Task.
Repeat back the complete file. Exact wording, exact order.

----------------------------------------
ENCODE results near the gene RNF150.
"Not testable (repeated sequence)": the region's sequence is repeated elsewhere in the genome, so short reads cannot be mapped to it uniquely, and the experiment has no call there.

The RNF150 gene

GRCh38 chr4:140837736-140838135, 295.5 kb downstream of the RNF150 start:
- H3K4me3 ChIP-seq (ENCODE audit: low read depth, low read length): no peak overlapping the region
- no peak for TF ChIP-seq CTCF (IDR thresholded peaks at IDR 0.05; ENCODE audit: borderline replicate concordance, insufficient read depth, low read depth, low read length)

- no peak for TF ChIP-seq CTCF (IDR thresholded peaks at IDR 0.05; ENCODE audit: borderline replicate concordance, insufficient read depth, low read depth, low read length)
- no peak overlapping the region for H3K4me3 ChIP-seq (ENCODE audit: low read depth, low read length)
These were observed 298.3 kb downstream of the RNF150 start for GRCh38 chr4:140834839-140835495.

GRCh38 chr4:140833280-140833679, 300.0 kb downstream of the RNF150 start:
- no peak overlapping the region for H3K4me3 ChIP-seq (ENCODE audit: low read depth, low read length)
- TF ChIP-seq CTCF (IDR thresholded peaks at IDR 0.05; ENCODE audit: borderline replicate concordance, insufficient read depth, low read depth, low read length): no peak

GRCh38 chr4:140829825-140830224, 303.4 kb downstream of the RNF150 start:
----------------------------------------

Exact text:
ENCODE results near the gene RNF150.
"Not testable (repeated sequence)": the region's sequence is repeated elsewhere in the genome, so short reads cannot be mapped to it uniquely, and the experiment has no call there.

The RNF150 gene

GRCh38 chr4:140837736-140838135, 295.5 kb downstream of the RNF150 start:
- H3K4me3 ChIP-seq (ENCODE audit: low read depth, low read length): no peak overlapping the region
- no peak for TF ChIP-seq CTCF (IDR thresholded peaks at IDR 0.05; ENCODE audit: borderline replicate concordance, insufficient read depth, low read depth, low read length)

- no peak for TF ChIP-seq CTCF (IDR thresholded peaks at IDR 0.05; ENCODE audit: borderline replicate concordance, insufficient read depth, low read depth, low read length)
- no peak overlapping the region for H3K4me3 ChIP-seq (ENCODE audit: low read depth, low read length)
These were observed 298.3 kb downstream of the RNF150 start for GRCh38 chr4:140834839-140835495.

GRCh38 chr4:140833280-140833679, 300.0 kb downstream of the RNF150 start:
- no peak overlapping the region for H3K4me3 ChIP-seq (ENCODE audit: low read depth, low read length)
- TF ChIP-seq CTCF (IDR thresholded peaks at IDR 0.05; ENCODE audit: borderline replicate concordance, insufficient read depth, low read depth, low read length): no peak

GRCh38 chr4:140829825-140830224, 303.4 kb downstream of the RNF150 start: